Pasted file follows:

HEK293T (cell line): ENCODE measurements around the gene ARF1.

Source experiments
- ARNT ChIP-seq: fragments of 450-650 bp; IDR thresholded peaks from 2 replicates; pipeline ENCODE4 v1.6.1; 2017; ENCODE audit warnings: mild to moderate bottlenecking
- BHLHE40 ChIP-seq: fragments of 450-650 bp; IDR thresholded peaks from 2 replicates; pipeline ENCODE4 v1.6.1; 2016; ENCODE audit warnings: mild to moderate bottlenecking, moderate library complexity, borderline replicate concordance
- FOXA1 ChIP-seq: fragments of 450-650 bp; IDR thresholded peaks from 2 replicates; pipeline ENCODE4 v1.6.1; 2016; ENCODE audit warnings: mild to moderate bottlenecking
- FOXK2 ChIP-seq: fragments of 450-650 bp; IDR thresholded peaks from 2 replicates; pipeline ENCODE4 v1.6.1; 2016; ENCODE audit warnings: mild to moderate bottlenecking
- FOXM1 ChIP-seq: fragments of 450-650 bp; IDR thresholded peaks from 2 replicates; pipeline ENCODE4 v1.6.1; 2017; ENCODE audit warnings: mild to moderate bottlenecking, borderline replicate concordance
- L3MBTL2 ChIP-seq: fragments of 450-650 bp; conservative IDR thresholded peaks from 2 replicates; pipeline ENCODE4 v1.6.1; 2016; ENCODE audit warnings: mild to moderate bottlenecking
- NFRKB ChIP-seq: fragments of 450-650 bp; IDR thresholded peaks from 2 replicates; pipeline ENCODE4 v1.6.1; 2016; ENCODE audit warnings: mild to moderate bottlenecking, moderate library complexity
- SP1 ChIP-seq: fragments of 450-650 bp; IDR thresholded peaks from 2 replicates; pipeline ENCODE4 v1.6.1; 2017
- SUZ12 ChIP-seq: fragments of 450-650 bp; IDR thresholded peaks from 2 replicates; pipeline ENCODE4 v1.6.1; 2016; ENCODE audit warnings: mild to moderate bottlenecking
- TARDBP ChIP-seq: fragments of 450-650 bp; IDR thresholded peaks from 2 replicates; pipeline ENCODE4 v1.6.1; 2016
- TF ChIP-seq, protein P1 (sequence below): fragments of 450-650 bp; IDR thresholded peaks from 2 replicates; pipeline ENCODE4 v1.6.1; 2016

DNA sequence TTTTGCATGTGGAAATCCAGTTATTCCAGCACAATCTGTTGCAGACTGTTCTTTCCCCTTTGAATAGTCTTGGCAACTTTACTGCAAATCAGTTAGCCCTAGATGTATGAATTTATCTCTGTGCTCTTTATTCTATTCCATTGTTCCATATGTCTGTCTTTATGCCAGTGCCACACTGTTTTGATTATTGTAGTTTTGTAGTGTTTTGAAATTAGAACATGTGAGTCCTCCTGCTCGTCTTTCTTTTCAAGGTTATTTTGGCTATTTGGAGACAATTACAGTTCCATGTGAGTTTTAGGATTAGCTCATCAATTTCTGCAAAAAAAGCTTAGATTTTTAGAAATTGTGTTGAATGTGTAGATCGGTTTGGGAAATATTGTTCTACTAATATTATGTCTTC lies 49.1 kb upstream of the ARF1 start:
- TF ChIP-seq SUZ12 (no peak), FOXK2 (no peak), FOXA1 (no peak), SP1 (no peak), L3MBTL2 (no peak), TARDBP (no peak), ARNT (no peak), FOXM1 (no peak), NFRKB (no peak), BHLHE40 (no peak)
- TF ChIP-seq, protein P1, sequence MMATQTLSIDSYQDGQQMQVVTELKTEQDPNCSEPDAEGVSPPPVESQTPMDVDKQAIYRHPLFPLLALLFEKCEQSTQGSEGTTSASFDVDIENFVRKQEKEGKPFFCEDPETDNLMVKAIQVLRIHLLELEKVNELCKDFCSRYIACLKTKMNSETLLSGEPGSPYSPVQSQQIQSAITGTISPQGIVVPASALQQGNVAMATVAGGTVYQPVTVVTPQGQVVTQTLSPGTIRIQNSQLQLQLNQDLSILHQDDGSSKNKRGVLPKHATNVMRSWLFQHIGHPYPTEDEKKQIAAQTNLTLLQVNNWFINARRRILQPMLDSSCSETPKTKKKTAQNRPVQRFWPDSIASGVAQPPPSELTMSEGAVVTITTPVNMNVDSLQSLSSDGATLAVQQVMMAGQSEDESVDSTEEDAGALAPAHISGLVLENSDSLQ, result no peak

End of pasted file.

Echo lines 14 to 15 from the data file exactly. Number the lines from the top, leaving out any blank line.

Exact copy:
DNA sequence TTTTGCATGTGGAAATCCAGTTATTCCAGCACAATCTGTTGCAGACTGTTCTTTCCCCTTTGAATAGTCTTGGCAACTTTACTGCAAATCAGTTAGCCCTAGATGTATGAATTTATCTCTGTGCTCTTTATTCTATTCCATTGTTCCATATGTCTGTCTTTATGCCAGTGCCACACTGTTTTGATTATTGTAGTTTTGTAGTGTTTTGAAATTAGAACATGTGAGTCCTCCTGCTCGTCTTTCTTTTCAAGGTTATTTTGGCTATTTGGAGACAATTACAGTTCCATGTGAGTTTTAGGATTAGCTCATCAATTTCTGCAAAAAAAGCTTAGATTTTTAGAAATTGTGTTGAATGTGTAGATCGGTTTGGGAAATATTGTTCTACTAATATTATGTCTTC lies 49.1 kb upstream of the ARF1 start:
- TF ChIP-seq SUZ12 (no peak), FOXK2 (no peak), FOXA1 (no peak), SP1 (no peak), L3MBTL2 (no peak), TARDBP (no peak), ARNT (no peak), FOXM1 (no peak), NFRKB (no peak), BHLHE40 (no peak)